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Are You Giving People a Reason to Talk?

I hear from clients all the time who say, “My employees don’t talk to each other!” To which I’ll ask, “Are you giving them a reason to talk?”


A Reason to Talk

My 14 year old niece, Abby, called the other day. She’s not a phone person, so my heart skipped a beat when I saw her number pop up on caller ID. In fact she speaks up for one of two reasons: 1) to point out what you’re doing wrong or 2) to tell you about something she’s REALLY excited about.

She’s a lot like her aunt in that way.

I picked up the phone. “Hello?”

“Hello, Stacey,” said Abby, “I have bad news.”

My heart raced with thoughts of car accidents, illness, missing people.

“What’s the matter?” I asked almost out of breath.

“You may not be able to go to the concert in October.”

See, Abby is a big fan of the band Twenty One Pilots. We went to their last concert in January 2016. And after a year long hiatus the duo announced a new album and Fall 2018 tour. Abby (and the rest of their fans) is beyond excited about this announcement.

It’s all she wants to talk about…again.

“Why can’t I go to the show?” I asked. (What I really mean to say was, What did I do (or not do) now?

“Well”, she said, “you need to learn their handshake. Do you know the handshake?”

What I wanted to tell her: No, of course I don’t know the handshake. After learning all of their songs before the last concert, I thought I’d be off the hook for the next one.

Instead I said, “No. Will you teach me?”

After telling me how hard the handshake is to learn, she agreed to teach me.

The call ended and I felt better knowing that the bad news had nothing to do with someone getting hurt, sick or going missing.

The next day Abby texted me with a video of her and a friend doing the handshake. The text message read: “Start practicing!”

Wow, Twenty One Pilots gave her something to talk about.

What This Means in Business

This interaction got me thinking about the leaders who tell me their employees don’t talk to each other.

Are they giving people – clients, employees, the community – a reason to talk?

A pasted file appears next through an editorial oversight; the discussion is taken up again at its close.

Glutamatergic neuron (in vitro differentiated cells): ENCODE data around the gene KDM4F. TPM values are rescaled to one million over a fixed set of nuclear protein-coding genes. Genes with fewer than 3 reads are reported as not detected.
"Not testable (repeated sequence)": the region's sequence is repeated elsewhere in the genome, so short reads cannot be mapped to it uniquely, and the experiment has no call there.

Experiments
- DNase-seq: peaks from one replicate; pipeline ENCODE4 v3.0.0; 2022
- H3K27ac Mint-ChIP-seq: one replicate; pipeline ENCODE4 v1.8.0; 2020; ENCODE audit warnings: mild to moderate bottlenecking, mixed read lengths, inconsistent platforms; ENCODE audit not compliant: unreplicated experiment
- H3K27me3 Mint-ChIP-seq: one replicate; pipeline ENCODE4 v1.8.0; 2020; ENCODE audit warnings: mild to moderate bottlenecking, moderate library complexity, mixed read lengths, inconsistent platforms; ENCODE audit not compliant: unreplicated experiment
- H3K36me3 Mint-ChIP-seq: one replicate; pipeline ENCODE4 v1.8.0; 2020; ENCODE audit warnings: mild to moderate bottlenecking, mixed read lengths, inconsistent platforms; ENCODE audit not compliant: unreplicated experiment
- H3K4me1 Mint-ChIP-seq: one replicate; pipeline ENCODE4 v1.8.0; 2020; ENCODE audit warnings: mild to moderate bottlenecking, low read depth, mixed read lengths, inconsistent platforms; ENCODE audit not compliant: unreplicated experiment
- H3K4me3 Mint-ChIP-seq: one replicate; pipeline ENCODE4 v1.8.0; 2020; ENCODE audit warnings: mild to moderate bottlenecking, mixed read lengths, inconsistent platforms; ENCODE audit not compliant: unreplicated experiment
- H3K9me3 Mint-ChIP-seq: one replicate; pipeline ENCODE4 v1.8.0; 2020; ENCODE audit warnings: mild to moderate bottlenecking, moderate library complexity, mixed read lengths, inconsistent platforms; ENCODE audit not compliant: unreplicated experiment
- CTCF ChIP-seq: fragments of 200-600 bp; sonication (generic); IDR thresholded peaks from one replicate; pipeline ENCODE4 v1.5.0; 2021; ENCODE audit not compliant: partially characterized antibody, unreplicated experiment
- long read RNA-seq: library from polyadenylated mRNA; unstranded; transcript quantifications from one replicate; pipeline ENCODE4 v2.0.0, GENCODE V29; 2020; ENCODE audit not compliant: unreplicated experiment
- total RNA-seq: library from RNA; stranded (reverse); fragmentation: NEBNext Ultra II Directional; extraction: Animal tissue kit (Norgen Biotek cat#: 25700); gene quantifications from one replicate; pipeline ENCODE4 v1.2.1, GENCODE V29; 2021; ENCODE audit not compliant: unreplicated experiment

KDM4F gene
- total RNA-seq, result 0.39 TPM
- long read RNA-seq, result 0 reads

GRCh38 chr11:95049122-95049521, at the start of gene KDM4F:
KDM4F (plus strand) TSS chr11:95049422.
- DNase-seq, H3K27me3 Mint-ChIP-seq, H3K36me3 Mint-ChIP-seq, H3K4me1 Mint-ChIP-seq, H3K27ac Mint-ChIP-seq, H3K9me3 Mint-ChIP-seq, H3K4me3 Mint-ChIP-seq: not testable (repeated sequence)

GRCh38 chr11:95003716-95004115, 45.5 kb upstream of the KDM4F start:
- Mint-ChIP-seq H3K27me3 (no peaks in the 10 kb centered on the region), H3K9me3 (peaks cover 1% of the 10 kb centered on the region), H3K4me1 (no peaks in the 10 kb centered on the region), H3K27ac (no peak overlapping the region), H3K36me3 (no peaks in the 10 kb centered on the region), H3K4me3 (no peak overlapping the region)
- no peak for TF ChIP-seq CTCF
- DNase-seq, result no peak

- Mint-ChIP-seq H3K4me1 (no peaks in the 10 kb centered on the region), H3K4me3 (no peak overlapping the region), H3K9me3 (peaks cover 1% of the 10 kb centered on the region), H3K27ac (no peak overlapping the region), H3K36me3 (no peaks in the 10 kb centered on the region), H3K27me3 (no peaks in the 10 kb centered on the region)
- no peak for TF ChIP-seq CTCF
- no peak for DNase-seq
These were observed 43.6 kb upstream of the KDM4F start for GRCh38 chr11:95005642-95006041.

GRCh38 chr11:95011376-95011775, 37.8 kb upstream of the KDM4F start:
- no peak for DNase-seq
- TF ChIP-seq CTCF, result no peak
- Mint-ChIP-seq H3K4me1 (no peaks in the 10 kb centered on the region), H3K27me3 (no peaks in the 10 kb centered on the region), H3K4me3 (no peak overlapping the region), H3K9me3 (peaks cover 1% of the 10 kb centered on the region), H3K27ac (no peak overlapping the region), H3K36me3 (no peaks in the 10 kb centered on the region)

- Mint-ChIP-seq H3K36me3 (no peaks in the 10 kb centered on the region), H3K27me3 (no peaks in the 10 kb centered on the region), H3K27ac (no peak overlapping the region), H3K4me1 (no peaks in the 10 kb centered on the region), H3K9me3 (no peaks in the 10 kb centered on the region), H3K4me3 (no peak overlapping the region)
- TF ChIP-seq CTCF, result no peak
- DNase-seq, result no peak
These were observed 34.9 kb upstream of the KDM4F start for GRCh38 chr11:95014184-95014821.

And not in a negative way. In a way that gets them excited enough to share what they know, just like my niece is willing to do with me?

Yes, business moves quickly. Too many obligations and not enough time to talk.

Yet, whether looking for new business, trying to improve team collaboration, or having a desire to become a sought after coach or consultant, to cut through the noise and get people to pay attention, we must give them a reason to talk.

Some ways folks have done this…

  • Fun summer outings
  • Sending a video message by email to convey an important message
  • Ditching the slide deck and telling stories during presentations
  • Secret company handshakes

It doesn’t have to be complicated to be effective

Before your next meeting or conversation, think about what you want people to think, feel, do or say as a result of the interaction. Knowing the outcomes will make all the difference in how you communicate your message. Give them something special, like a secret handshake, to get people excited enough to pick up the phone and talk.

Your voice matters. Keep shining.


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Need to give people a reason to talk? Check out the Lead & Thrive 3 month mastermind for women in business starting in October. You’ll learn how to lead yourself, lead others and lead your business.

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